A Journey from Corporate to Cuba
Cubicle to Cuba: Desk Job to Dream Job - Heidi Siefkas

Heidi Siefkas isn't the first author to leave a corporate job for a life of writing and adventure; but she's one of the few who found this path heading to Cuba: a land exotic, forbidden, and in many ways not too far from her own familiar world. And while her adventures begin with and always seem to return to Cuba, they embrace a lifestyle that takes her on world travels which are also narrated here. 

 

Cubicle to Cuba: Desk Job to Dream Job follows Heidi Siefkas through Cuba after she makes a life-changing decision that catapults her from a safe, secure, albeit demanding cubicle job to an uncertain, vivid life as a world-traveling writer, and it "...will teach you about Cuba, but it will also inspire you to think out of the cubicle, travel more, and embark on your own Life 2.0." 

 

Unlike many workers, Siefkas didn't leave because her job was changing for the worse. She left because she felt 'stuck' in the choices she'd made, even though she was in a managerial position at a new start-up. The overall structure of her life was frustrating, so when an unexpected call from a friend offered the chance to travel to Cuba in a new capacity as a tour guide, she decided to take the plunge into the unknown and accept far different working conditions than the set roles and cubicle world politics that were stifling her. 

 

Cubicle to Cuba chronicles this process of change, but what really sets it apart from a travelogue or the usual "I left my job for freedom" approach is the author's attention to detailing the daily experiences of Cuban travel and life; especially when she outlines the spirit of Cuba's peoples.

 

With passages such as these, Cubicle to Cuba deftly reveals the heart of the country and its peoples, juxtaposing cultural observations with travel tips and experiences revolving around bathrooms, water, safety, and more. After setting its foundations in Cuba, Siefkas visits and contrasts other places using a precise "you are there" feel and specific insights that allow for clear comparisons of Cuba's differences to, say, Hawaii.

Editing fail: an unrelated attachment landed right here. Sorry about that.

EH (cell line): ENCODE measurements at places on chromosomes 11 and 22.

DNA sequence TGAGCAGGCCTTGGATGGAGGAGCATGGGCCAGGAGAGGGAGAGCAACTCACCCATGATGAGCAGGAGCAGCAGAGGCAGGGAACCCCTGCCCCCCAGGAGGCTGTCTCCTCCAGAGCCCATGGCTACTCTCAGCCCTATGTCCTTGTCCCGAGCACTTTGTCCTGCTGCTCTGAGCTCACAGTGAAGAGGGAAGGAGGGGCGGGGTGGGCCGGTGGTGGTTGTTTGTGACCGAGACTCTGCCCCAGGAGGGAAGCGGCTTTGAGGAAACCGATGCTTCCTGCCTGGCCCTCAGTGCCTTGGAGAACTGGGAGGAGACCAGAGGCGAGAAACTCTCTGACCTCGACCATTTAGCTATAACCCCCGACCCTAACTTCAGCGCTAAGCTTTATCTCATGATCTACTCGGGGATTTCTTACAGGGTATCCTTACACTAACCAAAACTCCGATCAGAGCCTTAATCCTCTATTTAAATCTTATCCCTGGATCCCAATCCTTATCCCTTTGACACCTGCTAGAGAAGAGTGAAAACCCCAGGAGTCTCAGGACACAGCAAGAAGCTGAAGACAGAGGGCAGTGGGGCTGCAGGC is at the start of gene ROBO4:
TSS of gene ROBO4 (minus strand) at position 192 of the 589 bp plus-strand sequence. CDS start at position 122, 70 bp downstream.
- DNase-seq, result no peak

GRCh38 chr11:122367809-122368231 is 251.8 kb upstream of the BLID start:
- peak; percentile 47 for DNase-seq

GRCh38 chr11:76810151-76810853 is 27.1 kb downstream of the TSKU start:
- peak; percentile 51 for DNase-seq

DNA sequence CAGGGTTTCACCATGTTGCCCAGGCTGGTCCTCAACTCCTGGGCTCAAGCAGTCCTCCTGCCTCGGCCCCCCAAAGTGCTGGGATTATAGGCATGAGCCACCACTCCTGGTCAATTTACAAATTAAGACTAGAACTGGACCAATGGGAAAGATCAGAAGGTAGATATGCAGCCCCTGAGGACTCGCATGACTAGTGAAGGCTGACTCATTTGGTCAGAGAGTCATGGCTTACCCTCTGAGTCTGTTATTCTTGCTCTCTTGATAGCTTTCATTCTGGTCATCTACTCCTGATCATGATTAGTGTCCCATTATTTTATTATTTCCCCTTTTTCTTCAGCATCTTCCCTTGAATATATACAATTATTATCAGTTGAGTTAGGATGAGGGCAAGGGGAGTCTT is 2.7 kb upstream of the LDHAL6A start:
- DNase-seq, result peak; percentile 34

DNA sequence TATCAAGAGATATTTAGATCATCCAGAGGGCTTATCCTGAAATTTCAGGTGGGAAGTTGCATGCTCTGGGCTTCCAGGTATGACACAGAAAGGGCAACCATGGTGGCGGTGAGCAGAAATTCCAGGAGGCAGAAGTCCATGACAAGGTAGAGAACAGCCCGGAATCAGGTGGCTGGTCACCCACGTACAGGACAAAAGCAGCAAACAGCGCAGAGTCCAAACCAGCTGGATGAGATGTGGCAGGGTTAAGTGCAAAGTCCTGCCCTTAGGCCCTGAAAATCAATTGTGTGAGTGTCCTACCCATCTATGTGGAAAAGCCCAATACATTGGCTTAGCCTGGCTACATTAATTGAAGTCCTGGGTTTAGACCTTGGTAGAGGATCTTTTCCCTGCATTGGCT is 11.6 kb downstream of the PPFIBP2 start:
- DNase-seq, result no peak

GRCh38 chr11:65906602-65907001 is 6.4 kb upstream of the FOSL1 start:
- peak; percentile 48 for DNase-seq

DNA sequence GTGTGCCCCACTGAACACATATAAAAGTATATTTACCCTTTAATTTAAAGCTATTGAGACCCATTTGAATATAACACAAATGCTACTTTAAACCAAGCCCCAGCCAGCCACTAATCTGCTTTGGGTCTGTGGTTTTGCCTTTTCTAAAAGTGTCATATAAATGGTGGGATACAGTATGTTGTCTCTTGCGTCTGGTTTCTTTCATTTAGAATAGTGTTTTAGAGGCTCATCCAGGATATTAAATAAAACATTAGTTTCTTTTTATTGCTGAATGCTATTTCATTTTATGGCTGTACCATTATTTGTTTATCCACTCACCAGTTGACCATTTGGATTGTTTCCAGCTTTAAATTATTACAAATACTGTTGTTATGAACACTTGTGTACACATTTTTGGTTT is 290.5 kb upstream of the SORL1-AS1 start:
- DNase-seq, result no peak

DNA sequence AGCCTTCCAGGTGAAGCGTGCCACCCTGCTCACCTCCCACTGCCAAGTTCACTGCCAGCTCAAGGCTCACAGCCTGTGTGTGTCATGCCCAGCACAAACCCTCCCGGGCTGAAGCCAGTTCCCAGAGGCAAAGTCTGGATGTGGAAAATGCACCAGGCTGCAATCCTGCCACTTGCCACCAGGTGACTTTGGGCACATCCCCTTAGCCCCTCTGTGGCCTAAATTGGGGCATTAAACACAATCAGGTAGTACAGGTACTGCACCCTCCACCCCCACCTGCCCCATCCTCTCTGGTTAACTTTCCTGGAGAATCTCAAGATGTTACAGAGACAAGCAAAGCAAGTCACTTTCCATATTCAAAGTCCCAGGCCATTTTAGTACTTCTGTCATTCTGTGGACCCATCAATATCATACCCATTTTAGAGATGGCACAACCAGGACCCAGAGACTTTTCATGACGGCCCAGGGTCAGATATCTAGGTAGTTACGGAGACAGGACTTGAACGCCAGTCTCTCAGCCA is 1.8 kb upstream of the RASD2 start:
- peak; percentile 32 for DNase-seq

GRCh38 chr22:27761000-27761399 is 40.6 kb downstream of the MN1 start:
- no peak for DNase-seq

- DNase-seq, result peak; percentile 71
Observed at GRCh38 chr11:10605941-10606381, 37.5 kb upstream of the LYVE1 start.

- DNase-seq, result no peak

Cubicle to Cuba is a lively journey that is highly recommended for general readers and, especially, for two audiences: those who want experiential accounts of Cuba, and corporate workers who dream of taking the leap into a different kind of lifestyle. 

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review SPOILER ALERT! 2016-05-07 21:15
Adios Muchachos
Adios Muchachos - Daniel Chavarría,Daniel Chavarría,Carlos Lopez

Overall impression: This would be a great Tarantino movie.

 

The first character introduced is Alicia who is refreshingly pragmatic to the point of potentially discomfiting the reader. She engages in a clever form of prostitution, using a unique ploy involving a combination of the bicycle, outfit, and natural assets as shown in the cover picture, accepting only practical gifts like air conditioners or the like from her lovers, then selling the items on the black market for cash. Her ultimate goal is to pick the richest and most tolerable of her lovers to marry and live the rest of her life in luxury. One of the great things about her character is how close she is to her mother to the point that her mom is part of her scheme and later she refuses to leave her mother behind when an opportunity for a better life comes up.

 

The other main characters include a businessman (read: conman) going by the name Victor King (which is a GREAT name for a criminal, by the way) and a character so defined by his peculiarly large facial trait that he is frequently referred to as The Nose. Clearly, I was not as impressed by them as the character of Alicia.

 

I would be interested in reading this in the original Spanish, partially because I'm sure the jokes about Victor King's Mexican accent would be hilarious. That aside, trigger warnings apply. This is also not a novel for the faint of heart because the sex scenes are graphic and, er, creative.

 

-- "When her clients were around, Alicia made a point of using strategic bits of profanity. Two elegant women who knew how to employ timely profanities gave the impression of being above it all, emancipated, liberal, chic. No decent woman of humble origins would ever curse in the presence of someone she was trying to impress. And these foreigners, accustomed as they were to the subjugation of prostitutes in the Third World, found the offhand use of obscenity by these two Cuban women surprising and, ultimately, captivating."

 

-- "Damn, she's good, Alicia thought. The old bird is not going to try to convince me not to do it; she's making me convince her that I shouldn't go through with it.Reverse psychology for the win.

 

-- "The foreign tourists lounging around the pool who saw the maneuver were all from countries where it was very unseemly for people to notice or comment on other people's affairs. There were some Cuban witnesses, of course, but they figured that as long as these foreigners kept the tips coming in and did nothing openly offensive, well, they could have their luggage delivered to their rooms any way they wished." This is probably my most favorite line in the whole book because of how many things it summarizes in such a perfectly concise way.